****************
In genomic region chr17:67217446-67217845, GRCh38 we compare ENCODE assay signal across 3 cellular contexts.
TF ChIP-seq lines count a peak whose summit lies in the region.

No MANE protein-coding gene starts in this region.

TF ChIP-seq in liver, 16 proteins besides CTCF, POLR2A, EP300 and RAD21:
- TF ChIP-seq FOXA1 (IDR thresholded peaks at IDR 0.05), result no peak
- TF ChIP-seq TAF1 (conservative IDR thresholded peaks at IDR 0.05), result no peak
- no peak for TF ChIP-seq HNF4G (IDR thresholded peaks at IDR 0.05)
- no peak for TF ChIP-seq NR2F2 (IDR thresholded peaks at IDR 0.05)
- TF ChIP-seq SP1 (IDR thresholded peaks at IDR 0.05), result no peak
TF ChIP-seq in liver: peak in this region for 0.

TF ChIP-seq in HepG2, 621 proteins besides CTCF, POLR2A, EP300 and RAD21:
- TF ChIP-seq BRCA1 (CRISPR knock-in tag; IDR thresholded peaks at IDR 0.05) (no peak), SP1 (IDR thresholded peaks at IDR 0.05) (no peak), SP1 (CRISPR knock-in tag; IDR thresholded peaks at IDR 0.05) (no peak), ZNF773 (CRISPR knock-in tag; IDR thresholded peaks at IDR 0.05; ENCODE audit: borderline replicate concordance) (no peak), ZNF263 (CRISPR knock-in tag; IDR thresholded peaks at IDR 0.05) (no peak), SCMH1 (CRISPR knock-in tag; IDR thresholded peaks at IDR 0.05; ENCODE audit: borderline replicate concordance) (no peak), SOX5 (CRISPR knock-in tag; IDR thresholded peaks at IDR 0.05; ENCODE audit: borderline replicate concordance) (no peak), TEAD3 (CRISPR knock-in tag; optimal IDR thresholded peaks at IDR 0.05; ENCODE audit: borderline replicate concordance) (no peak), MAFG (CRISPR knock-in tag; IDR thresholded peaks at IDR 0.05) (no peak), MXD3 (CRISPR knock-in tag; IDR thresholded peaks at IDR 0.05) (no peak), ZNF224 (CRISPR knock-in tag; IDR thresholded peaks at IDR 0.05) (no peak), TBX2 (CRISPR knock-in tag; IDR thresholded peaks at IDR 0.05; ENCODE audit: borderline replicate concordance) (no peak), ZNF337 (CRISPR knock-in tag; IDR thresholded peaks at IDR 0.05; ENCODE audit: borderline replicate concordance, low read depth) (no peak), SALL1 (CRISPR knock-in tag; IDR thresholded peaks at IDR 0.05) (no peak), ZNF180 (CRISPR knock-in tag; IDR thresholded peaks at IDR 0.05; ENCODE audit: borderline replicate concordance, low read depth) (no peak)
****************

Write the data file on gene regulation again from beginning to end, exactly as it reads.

In genomic region chr17:67217446-67217845, GRCh38 we compare ENCODE assay signal across 3 cellular contexts.
TF ChIP-seq lines count a peak whose summit lies in the region.

No MANE protein-coding gene starts in this region.

TF ChIP-seq in liver, 16 proteins besides CTCF, POLR2A, EP300 and RAD21:
- TF ChIP-seq FOXA1 (IDR thresholded peaks at IDR 0.05), result no peak
- TF ChIP-seq TAF1 (conservative IDR thresholded peaks at IDR 0.05), result no peak
- no peak for TF ChIP-seq HNF4G (IDR thresholded peaks at IDR 0.05)
- no peak for TF ChIP-seq NR2F2 (IDR thresholded peaks at IDR 0.05)
- TF ChIP-seq SP1 (IDR thresholded peaks at IDR 0.05), result no peak
TF ChIP-seq in liver: peak in this region for 0.

TF ChIP-seq in HepG2, 621 proteins besides CTCF, POLR2A, EP300 and RAD21:
- TF ChIP-seq BRCA1 (CRISPR knock-in tag; IDR thresholded peaks at IDR 0.05) (no peak), SP1 (IDR thresholded peaks at IDR 0.05) (no peak), SP1 (CRISPR knock-in tag; IDR thresholded peaks at IDR 0.05) (no peak), ZNF773 (CRISPR knock-in tag; IDR thresholded peaks at IDR 0.05; ENCODE audit: borderline replicate concordance) (no peak), ZNF263 (CRISPR knock-in tag; IDR thresholded peaks at IDR 0.05) (no peak), SCMH1 (CRISPR knock-in tag; IDR thresholded peaks at IDR 0.05; ENCODE audit: borderline replicate concordance) (no peak), SOX5 (CRISPR knock-in tag; IDR thresholded peaks at IDR 0.05; ENCODE audit: borderline replicate concordance) (no peak), TEAD3 (CRISPR knock-in tag; optimal IDR thresholded peaks at IDR 0.05; ENCODE audit: borderline replicate concordance) (no peak), MAFG (CRISPR knock-in tag; IDR thresholded peaks at IDR 0.05) (no peak), MXD3 (CRISPR knock-in tag; IDR thresholded peaks at IDR 0.05) (no peak), ZNF224 (CRISPR knock-in tag; IDR thresholded peaks at IDR 0.05) (no peak), TBX2 (CRISPR knock-in tag; IDR thresholded peaks at IDR 0.05; ENCODE audit: borderline replicate concordance) (no peak), ZNF337 (CRISPR knock-in tag; IDR thresholded peaks at IDR 0.05; ENCODE audit: borderline replicate concordance, low read depth) (no peak), SALL1 (CRISPR knock-in tag; IDR thresholded peaks at IDR 0.05) (no peak), ZNF180 (CRISPR knock-in tag; IDR thresholded peaks at IDR 0.05; ENCODE audit: borderline replicate concordance, low read depth) (no peak)